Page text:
I am informed that a body of rebel troops are now trying to get in north of General Curtis; also learn that Bragg is occupying the line from Vicksburg to Jackson, Tenn., intending to make that their line. This seems to have come from a rebel soldier, writing to his friends here. I give it as received for what it is worth.
U. S. GRANT,
HEADQUARTERS DEPARTMENT OF THE MISSISSIPPI,
Saint Louis, June 25, 1862.
General CURTIS, Batesville, Ark.:
Transports ascended White River 170 miles and could get no higher. Hearing nothing of you, fell back to Saint Charles, 90 miles from mouth. General Halleck directs me to give you this notice, and see if you cannot communicate with the boats. They are loaded with commissary stores.
W. SCOTT KETCHUM,
Brigadier-General, Assistant Inspector-General.
HEADQUARTERS ARMY OF THE TENNESSEE,
Memphis, June 26, 1862.
SIR: I send five steamers loaded with supplies for General Curtis' army. As they necessarily pass through a hostile country, great caution will have to be exercised to prevent these supplies from falling into the hands of the enemy or from being destroyed.
I have selected you as commander of the expedition, and re-enforce you with two additional regiments, as you will perceive from special orders accompanying this.
It would be impossible to give full special instructions for the management of this expedition. Much must necessarily be left to the discretion of the officer in command. I would suggest, however, that two pieces of artillery be placed on the bow of the boat intended to lead; that all of them be kept well together; when you tie up for the night strong guards be thrown out upon the shore, and that troops be landed and required to march and clear out all points suspected of concealing a foe.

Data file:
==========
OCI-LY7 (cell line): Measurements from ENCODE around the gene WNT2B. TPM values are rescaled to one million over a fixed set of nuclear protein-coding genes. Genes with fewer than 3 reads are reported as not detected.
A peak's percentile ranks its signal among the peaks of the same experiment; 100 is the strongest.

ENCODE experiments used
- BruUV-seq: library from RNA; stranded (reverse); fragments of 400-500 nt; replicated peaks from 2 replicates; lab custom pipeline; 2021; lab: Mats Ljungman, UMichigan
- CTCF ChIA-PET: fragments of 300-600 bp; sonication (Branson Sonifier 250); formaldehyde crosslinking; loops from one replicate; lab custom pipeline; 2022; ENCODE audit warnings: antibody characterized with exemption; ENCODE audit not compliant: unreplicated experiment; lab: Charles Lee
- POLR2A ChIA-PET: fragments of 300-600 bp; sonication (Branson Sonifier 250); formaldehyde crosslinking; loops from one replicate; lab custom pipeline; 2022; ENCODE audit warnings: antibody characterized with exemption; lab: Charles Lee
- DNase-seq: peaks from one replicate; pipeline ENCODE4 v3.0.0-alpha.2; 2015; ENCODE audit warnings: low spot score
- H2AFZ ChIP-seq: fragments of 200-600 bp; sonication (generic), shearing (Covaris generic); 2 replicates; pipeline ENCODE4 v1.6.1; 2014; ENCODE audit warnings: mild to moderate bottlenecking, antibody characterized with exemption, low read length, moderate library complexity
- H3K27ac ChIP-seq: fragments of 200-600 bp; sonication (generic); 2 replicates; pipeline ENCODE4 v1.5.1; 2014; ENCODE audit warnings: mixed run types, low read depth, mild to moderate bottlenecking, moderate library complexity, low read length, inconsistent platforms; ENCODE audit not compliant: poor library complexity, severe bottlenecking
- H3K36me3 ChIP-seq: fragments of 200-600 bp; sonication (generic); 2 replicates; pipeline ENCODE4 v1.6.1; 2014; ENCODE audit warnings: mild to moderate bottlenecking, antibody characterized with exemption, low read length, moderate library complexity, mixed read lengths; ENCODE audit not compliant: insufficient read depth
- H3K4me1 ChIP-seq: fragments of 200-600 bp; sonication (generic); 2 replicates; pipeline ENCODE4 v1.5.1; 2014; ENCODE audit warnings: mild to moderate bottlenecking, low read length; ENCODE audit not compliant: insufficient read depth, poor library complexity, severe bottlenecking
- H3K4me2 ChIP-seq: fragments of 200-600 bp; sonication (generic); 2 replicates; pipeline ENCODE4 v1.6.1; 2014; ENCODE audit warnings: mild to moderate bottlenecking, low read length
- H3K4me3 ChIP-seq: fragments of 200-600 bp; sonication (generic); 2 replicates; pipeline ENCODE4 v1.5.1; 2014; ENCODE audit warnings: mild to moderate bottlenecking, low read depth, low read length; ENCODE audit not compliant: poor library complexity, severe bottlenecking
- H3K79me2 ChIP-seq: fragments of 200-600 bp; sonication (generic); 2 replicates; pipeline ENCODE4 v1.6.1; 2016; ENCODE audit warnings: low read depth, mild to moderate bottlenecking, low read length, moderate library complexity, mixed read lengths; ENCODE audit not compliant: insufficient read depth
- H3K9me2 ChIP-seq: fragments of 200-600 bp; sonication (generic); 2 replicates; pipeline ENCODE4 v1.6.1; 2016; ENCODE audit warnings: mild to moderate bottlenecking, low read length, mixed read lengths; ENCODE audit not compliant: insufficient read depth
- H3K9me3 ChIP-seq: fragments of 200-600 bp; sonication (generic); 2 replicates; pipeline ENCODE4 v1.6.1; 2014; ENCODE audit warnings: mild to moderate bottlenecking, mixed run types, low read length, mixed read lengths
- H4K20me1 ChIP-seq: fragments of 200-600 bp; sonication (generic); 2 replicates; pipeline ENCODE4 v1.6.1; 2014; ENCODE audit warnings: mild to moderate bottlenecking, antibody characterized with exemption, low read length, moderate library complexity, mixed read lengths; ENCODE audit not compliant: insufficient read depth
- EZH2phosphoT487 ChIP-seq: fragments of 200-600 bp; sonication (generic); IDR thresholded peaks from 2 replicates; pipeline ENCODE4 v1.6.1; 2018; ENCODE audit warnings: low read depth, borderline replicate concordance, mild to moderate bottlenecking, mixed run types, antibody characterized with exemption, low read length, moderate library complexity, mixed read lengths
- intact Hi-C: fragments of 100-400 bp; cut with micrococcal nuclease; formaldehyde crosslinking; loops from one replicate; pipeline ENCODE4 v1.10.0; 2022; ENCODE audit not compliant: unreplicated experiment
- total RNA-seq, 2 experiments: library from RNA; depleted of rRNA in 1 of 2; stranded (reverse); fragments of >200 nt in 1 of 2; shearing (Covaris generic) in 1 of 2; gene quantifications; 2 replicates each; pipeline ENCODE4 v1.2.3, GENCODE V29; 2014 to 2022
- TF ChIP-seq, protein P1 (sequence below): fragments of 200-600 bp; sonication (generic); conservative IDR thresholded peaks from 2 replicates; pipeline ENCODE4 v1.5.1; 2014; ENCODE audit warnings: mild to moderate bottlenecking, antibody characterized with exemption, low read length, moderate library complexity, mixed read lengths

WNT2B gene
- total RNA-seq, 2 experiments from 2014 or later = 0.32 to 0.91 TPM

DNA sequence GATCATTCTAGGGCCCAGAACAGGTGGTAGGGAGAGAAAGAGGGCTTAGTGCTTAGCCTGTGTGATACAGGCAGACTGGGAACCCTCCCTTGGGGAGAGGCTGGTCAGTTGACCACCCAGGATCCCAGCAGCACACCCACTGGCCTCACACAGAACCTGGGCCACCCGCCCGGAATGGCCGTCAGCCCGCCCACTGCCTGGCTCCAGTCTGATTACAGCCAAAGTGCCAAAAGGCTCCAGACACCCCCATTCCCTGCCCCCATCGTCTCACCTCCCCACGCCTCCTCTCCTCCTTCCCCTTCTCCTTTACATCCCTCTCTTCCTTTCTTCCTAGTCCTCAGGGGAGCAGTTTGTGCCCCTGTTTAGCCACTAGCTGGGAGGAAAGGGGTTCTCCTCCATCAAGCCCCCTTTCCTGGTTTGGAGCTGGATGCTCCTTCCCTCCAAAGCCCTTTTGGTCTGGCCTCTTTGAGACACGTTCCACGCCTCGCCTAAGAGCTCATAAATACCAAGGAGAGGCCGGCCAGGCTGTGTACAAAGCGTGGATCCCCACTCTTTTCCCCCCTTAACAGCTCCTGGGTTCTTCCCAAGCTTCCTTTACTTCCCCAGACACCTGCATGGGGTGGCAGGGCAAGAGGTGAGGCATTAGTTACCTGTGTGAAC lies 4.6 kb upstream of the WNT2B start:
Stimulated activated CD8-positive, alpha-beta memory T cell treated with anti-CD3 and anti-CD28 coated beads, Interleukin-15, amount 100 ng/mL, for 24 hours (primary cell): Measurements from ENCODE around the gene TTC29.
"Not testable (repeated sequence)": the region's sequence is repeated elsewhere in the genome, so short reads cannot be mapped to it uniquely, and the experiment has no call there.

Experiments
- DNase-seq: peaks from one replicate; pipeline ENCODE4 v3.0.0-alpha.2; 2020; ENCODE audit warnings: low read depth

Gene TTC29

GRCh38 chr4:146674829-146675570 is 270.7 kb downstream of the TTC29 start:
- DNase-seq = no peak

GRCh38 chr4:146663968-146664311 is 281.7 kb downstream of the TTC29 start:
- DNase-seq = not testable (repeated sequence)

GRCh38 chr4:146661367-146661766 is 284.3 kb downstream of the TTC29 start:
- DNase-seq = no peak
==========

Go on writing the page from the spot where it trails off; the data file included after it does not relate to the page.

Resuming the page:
It is desirable these supplies should reach General Curtis as early as possible. As soon as the boats can possibly be discharged return them, bringing your entire command to Saint Charles or to where you now are.
It is not intended that you shall reach General Curtis against all obstacles, but it is highly desirable that he should be reached.
I am, colonel, very respectfully, your obedient servant,
U. S. GRANT,
Colonel G. N. FITCH, Commanding Expedition on White River.
MEMPHIS, July 3, 1862.
Major General H. W. HALLECK, Corinth, Miss.:
So well satisfied am I form information received (and which I telegraph herewith), that I deem it my duty, in the absence of instructions,